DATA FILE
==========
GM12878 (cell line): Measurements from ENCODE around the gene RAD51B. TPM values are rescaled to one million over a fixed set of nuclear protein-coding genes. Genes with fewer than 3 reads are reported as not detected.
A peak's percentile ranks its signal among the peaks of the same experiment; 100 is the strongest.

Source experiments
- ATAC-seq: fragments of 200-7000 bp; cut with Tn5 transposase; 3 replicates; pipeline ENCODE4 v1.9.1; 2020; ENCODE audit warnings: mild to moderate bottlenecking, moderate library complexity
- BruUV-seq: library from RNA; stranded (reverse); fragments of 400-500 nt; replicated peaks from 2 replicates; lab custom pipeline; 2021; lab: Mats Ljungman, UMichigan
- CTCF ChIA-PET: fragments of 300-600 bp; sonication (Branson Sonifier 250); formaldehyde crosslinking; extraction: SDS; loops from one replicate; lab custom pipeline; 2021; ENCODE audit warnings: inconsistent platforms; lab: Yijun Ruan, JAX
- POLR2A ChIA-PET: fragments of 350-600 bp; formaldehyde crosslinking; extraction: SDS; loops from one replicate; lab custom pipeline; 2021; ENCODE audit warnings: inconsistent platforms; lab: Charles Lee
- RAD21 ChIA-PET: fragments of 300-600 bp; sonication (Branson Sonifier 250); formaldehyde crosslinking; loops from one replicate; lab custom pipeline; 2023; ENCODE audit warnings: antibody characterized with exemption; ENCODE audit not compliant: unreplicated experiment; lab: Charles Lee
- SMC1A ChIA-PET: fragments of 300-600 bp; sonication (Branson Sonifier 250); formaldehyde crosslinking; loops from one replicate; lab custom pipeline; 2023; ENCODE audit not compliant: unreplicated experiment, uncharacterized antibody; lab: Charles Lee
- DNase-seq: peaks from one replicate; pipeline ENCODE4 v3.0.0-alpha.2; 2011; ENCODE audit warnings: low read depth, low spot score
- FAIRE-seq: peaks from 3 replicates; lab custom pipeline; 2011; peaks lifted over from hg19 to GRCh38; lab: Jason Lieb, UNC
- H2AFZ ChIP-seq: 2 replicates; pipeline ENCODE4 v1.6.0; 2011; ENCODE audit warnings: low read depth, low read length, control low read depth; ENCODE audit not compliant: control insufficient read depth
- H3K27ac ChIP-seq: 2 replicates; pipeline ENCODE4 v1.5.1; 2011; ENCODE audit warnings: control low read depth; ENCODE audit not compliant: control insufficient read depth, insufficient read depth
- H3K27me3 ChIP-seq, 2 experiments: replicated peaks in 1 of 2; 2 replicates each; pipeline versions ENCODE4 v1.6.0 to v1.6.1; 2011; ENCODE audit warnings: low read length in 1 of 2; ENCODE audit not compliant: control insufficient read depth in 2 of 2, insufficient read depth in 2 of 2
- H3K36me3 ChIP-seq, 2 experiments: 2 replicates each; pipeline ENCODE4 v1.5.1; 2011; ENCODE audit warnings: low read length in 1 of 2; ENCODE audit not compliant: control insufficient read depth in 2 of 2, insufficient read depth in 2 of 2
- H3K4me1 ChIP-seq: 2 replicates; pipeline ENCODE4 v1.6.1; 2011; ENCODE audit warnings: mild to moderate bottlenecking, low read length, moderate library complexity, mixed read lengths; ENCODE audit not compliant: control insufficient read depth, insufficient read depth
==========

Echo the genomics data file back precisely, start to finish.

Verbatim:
GM12878 (cell line): Measurements from ENCODE around the gene RAD51B. TPM values are rescaled to one million over a fixed set of nuclear protein-coding genes. Genes with fewer than 3 reads are reported as not detected.
A peak's percentile ranks its signal among the peaks of the same experiment; 100 is the strongest.

Source experiments
- ATAC-seq: fragments of 200-7000 bp; cut with Tn5 transposase; 3 replicates; pipeline ENCODE4 v1.9.1; 2020; ENCODE audit warnings: mild to moderate bottlenecking, moderate library complexity
- BruUV-seq: library from RNA; stranded (reverse); fragments of 400-500 nt; replicated peaks from 2 replicates; lab custom pipeline; 2021; lab: Mats Ljungman, UMichigan
- CTCF ChIA-PET: fragments of 300-600 bp; sonication (Branson Sonifier 250); formaldehyde crosslinking; extraction: SDS; loops from one replicate; lab custom pipeline; 2021; ENCODE audit warnings: inconsistent platforms; lab: Yijun Ruan, JAX
- POLR2A ChIA-PET: fragments of 350-600 bp; formaldehyde crosslinking; extraction: SDS; loops from one replicate; lab custom pipeline; 2021; ENCODE audit warnings: inconsistent platforms; lab: Charles Lee
- RAD21 ChIA-PET: fragments of 300-600 bp; sonication (Branson Sonifier 250); formaldehyde crosslinking; loops from one replicate; lab custom pipeline; 2023; ENCODE audit warnings: antibody characterized with exemption; ENCODE audit not compliant: unreplicated experiment; lab: Charles Lee
- SMC1A ChIA-PET: fragments of 300-600 bp; sonication (Branson Sonifier 250); formaldehyde crosslinking; loops from one replicate; lab custom pipeline; 2023; ENCODE audit not compliant: unreplicated experiment, uncharacterized antibody; lab: Charles Lee
- DNase-seq: peaks from one replicate; pipeline ENCODE4 v3.0.0-alpha.2; 2011; ENCODE audit warnings: low read depth, low spot score
- FAIRE-seq: peaks from 3 replicates; lab custom pipeline; 2011; peaks lifted over from hg19 to GRCh38; lab: Jason Lieb, UNC
- H2AFZ ChIP-seq: 2 replicates; pipeline ENCODE4 v1.6.0; 2011; ENCODE audit warnings: low read depth, low read length, control low read depth; ENCODE audit not compliant: control insufficient read depth
- H3K27ac ChIP-seq: 2 replicates; pipeline ENCODE4 v1.5.1; 2011; ENCODE audit warnings: control low read depth; ENCODE audit not compliant: control insufficient read depth, insufficient read depth
- H3K27me3 ChIP-seq, 2 experiments: replicated peaks in 1 of 2; 2 replicates each; pipeline versions ENCODE4 v1.6.0 to v1.6.1; 2011; ENCODE audit warnings: low read length in 1 of 2; ENCODE audit not compliant: control insufficient read depth in 2 of 2, insufficient read depth in 2 of 2
- H3K36me3 ChIP-seq, 2 experiments: 2 replicates each; pipeline ENCODE4 v1.5.1; 2011; ENCODE audit warnings: low read length in 1 of 2; ENCODE audit not compliant: control insufficient read depth in 2 of 2, insufficient read depth in 2 of 2
- H3K4me1 ChIP-seq: 2 replicates; pipeline ENCODE4 v1.6.1; 2011; ENCODE audit warnings: mild to moderate bottlenecking, low read length, moderate library complexity, mixed read lengths; ENCODE audit not compliant: control insufficient read depth, insufficient read depth